The other day, I had a fascinating conversation with a long- time friend. Jason is a confirmed bachelor in his 50s. Until recently, my question to him was always “who are you dating now”, because there was always someone new. But things have changed. He’s been dating the same woman for two years and he’s in love. It’s serious this time. And he is happy.
So imagine how surprised I was when our conversation about his relationship took a bit of a left turn. We went from how nice it is to be in this great relationship, to him becoming a bit more pensive. He mentioned that all of his married friends envy him. They tell him “don’t get married if you can avoid it.” These guys are all happily married but they feel as if Jason has the best of all worlds: a woman he loves, a good and stable relationship AND he lives alone. He said that his married friends talk about the sameness that comes with being married. The routine is both comforting and stifling.
Even though I know he’s happy in his relationship, I asked Jason if he misses anything about being single-and-unattached. He said, “yeah, I miss the spontaneity”. He went on to say “even though it’s just Thursday, I already know everything I…we are going to do this weekend. They are things that I enjoy and I enjoy doing them with her but there will be no surprises.”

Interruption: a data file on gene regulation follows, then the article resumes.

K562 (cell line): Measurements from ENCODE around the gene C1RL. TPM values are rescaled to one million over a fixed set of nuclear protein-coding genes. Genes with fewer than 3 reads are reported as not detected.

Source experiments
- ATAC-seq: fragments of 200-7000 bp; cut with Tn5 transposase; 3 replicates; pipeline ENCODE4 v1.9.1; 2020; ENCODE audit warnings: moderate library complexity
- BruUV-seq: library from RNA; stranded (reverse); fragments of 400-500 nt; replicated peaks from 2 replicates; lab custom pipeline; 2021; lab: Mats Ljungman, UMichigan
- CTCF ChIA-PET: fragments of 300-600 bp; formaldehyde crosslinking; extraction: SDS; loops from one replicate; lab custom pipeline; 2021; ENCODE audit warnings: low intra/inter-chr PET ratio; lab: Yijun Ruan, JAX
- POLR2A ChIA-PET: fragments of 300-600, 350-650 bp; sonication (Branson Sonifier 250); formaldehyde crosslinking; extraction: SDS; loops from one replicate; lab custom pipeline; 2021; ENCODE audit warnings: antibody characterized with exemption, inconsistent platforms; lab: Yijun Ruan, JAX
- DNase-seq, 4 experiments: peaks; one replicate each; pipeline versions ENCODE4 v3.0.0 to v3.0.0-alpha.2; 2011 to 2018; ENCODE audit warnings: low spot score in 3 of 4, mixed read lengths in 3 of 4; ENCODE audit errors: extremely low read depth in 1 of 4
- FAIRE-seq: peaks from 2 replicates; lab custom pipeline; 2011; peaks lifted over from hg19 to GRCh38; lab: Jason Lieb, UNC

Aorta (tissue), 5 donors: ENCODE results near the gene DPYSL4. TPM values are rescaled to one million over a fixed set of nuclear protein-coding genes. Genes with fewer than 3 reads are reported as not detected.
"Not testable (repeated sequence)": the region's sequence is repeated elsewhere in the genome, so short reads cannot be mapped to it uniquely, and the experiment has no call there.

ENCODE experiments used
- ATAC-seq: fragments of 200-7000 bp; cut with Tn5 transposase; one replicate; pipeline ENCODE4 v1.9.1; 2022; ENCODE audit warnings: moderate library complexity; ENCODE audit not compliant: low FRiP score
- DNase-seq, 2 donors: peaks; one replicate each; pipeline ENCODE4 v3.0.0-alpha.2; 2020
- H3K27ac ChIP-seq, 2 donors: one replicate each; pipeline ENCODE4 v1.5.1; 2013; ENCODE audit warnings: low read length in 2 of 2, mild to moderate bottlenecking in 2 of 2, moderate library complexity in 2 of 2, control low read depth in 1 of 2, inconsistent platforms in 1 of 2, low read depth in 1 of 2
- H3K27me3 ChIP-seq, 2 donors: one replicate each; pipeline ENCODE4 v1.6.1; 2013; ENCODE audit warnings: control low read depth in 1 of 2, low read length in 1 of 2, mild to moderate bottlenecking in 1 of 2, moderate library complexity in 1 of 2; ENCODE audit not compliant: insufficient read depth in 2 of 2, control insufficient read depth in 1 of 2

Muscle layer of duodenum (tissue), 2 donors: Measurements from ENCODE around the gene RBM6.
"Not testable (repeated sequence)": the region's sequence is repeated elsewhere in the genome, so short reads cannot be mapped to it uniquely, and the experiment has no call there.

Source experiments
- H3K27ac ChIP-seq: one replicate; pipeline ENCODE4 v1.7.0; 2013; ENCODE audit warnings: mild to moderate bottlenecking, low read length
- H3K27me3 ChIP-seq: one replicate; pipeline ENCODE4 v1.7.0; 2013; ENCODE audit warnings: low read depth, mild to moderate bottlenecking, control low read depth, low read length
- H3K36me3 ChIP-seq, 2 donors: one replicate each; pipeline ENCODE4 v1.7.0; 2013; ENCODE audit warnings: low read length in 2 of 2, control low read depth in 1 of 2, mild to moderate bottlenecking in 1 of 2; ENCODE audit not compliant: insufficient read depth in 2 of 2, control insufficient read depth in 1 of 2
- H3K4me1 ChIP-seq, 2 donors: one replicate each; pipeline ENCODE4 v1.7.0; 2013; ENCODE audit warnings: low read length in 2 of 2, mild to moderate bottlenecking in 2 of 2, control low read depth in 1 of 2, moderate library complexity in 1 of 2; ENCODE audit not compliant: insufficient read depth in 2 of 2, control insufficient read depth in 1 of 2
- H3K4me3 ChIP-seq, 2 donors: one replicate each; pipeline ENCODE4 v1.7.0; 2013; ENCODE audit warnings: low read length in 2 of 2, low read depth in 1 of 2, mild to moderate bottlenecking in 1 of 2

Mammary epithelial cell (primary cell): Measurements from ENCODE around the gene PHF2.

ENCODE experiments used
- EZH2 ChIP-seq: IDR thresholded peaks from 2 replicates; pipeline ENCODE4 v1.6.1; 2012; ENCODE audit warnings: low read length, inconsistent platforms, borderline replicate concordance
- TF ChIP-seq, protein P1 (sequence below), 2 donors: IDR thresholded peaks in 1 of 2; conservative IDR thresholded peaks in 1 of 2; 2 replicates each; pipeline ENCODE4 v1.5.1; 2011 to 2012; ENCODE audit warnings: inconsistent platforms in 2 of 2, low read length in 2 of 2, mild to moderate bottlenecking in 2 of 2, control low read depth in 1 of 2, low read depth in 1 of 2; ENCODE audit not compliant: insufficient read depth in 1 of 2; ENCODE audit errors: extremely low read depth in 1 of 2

He said that’s what he misses about his single days: doing whatever he wants, and the excitement that comes with not always knowing what’s going to happen next. The upside, for example, is not knowing yet who you’ll go out with on Saturday night and the anticipation of what’s to come. The downside, of course, is that sometimes the answer to that is “no one”. And there’s the occasional loneliness. But, for him being single-and-unattached was rarely boring.
It reminds me of a Chris Rock routine: “single people are lonely, married people are bored.” Jason says that in order to make a relationship work, a man has to learn to tolerate boredom.
I get that. This sentiment is not true for everyone, though. I know that structure and routine within the context of a relationship spells safety and stability and even comfort to many people. I’m more in Jason’s camp, though. I, too, shudder at routine …which is why I’m sitting here writing a blog post tonight, instead of sitting on the couch watching tv with my husband…again. A psychologist-friend once told me that I liken my relationships to dessert, where most (smart) married people think of them as the main course. Maybe.
At any rate, I am curious to know what others think. Does a man have to learn to tolerate boredom if his relationship is to work? Is this also true for women (other than me)?